3. Set placemarks at locations: Type the first location on your list in the Search box and fly to that location. Then click once on the folder you created to select it. Click the placemark button in the toolbar at the top of the Google Earth screen. Another dialogue box will pop-up. Fill in the title of the location (tip: keep it short so it doesn’t clutter up the map) and fill in the description (the reason this location is significant.) Click OK to close the placemark dialogue box. Now the pushpin placemark will appear on the map, and it is housed in the tour folder. When you click the placemark, the description you wrote will appear.
The placemark doesn’t have to be a pushpin icon. You can customize it by right-clicking on the placemark and selecting Properties. This will reopen the placemark dialogue box. In the upper right corner of the box you will see the default icon of a yellow pushpin (or you will you will see the last icon you used if you have customized icons previously.) Click the icon and then select for the collection of icons, and click OK. You can also change the color of the icon, upload your own, or have no icon at all.
4. Save your work: Google Earth currently doesn’t auto-save your work, so you will want to do so every few minutes as you work on your family history tour. Go to File > Save > Save My Places. Files saved in MyPlaces are only visible to you and reside on your computer’s hard drive. They are not stored in the cloud.
When your tour is complete, you will want to save the file to your desktop for easy access. In the Places panel, right-click on the tour folder and select Save > Save Place As and save it to the desired location on your computer. The file will be zipped by Google Earth so that all the components are neatly packaged in one file.
5. Share with others: Now that your tour is zipped and saved, you can email it to your family members. Simply attach it to your email as you would any document or photo. It can be helpful if you let your family member know that if they don’t have the free Google Earth Pro software already installed on their computer, they will want to do so before clicking the file. I like to provide a handy link to the download page to make it easy for them. Anyone with Google Earth on their computer can click the attachment and the computer will automatically recognize the file type and open it in Google Earth.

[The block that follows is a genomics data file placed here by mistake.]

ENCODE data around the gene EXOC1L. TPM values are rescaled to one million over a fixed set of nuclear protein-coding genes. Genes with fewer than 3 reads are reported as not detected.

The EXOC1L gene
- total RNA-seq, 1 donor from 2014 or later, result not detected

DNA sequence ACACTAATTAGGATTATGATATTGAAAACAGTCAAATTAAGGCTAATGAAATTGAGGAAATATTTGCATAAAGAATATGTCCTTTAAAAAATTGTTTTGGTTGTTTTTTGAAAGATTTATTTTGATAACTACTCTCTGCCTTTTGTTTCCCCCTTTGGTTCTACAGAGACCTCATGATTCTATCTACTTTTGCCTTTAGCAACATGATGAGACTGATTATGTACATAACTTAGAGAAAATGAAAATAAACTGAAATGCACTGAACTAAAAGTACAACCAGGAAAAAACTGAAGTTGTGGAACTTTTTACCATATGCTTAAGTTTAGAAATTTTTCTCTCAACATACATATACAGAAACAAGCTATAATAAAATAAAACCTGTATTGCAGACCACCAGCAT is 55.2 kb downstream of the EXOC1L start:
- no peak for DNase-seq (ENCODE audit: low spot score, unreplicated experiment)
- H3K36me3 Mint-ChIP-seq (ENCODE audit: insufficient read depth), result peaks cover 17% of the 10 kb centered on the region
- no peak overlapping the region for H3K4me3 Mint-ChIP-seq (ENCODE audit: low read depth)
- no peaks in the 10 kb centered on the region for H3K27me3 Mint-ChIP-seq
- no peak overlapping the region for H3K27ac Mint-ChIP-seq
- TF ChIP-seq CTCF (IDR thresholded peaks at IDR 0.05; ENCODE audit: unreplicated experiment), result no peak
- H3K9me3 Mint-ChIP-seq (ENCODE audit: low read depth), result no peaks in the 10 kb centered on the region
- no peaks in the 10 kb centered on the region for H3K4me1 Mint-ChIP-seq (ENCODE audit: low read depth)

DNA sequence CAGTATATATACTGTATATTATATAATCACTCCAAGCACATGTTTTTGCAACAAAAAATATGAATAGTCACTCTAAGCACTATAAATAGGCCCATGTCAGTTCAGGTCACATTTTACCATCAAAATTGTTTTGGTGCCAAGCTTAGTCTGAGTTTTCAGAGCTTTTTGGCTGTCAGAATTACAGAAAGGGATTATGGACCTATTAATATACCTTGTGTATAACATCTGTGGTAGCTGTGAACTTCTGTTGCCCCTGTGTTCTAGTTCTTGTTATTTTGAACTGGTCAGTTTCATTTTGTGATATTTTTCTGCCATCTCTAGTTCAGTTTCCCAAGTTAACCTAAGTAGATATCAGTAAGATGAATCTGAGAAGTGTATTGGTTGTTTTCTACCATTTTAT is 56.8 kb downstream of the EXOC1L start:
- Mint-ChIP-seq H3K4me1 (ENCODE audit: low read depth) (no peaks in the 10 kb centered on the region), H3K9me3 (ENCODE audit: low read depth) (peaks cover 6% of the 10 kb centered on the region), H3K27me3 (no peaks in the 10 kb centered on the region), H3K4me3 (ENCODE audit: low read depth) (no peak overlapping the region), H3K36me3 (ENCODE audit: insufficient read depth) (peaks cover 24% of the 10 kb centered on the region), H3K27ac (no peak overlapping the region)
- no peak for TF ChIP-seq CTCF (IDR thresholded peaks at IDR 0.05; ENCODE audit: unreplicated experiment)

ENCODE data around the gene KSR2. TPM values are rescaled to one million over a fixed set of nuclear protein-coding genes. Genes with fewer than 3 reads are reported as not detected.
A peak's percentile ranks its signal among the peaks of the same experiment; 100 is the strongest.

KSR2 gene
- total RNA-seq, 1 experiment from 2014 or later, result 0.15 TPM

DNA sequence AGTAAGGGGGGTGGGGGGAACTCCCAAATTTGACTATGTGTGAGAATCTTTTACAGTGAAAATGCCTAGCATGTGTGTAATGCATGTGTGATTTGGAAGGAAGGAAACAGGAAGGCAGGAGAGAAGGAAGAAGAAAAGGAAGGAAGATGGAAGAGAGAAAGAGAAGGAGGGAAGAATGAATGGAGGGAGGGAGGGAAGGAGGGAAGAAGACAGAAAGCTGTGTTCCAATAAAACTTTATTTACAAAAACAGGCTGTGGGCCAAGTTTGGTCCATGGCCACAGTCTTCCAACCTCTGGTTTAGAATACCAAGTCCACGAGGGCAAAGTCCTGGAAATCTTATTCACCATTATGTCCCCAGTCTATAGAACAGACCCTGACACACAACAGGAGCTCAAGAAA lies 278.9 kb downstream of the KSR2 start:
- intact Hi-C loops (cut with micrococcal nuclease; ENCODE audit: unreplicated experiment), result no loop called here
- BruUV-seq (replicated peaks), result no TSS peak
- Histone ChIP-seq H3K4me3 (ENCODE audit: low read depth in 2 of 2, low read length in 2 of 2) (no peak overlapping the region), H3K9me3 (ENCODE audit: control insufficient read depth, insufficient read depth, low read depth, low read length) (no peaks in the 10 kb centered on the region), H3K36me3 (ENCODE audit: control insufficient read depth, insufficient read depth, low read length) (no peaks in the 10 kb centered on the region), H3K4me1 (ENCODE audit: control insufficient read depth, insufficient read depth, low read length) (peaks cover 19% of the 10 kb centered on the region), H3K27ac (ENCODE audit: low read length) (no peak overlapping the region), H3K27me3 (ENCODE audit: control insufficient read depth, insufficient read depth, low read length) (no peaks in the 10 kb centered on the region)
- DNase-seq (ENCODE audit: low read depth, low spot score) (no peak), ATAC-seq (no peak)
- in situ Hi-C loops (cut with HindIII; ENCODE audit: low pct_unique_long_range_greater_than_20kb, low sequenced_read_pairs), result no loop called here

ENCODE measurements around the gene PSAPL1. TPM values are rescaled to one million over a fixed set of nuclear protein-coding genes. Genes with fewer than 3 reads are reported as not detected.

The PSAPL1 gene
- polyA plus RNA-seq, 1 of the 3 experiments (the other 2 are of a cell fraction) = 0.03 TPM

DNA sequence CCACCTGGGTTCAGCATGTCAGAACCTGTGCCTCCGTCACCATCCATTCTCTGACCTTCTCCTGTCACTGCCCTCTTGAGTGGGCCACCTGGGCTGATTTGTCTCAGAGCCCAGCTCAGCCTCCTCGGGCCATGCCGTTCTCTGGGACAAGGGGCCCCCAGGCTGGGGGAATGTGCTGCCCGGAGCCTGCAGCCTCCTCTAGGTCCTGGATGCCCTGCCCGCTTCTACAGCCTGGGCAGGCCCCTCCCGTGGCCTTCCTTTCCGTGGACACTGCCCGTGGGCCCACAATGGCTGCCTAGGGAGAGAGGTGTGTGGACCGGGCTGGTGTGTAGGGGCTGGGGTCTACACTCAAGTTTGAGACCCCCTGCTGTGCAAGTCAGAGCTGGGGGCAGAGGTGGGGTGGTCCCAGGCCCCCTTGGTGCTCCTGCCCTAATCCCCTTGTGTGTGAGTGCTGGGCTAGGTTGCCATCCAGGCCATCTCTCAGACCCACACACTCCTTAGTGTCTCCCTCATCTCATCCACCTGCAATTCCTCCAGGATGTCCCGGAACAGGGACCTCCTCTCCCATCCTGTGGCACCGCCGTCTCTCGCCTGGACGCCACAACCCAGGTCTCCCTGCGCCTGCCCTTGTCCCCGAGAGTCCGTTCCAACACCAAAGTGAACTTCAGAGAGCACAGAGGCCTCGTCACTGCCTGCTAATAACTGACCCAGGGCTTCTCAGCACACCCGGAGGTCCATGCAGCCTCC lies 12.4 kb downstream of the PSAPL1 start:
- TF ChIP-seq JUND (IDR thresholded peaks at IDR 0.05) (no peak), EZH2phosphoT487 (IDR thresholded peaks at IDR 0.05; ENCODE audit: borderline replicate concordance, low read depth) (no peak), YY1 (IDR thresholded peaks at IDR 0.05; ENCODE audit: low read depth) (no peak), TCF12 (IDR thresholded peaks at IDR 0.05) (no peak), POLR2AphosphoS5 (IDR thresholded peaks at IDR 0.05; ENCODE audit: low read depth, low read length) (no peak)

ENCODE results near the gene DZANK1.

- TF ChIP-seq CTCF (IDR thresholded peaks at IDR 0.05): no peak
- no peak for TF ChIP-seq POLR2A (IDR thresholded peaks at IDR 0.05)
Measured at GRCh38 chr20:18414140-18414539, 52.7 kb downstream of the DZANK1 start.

What Story Will Your Family History Google Earth Tour Tell?
Now I’d like to hear from you. What is the first story in your family tree that you would like to tell through a family history Google Earth tour? Sharing your ideas in the Comments below will help you solidify your idea and will certainly inspire others.
We’ve just scratched the tip of the iceberg. Get in depth instructions from these resources:
Book: The Genealogist Google Toolbox
Video Tutorial: Google Earth for Genealogy
About the Author: Lisa Louise Cooke
Lisa is the Producer and Host of the Genealogy Gems Podcast, an online genealogy audio show and app. She is the author of the books The Genealogist’s Google Toolbox, Mobile Genealogy, How to Find Your Family History in Newspapers, and the Google Earth for Genealogy video series, an international keynote speaker, and producer of the Family Tree Magazine Podcast.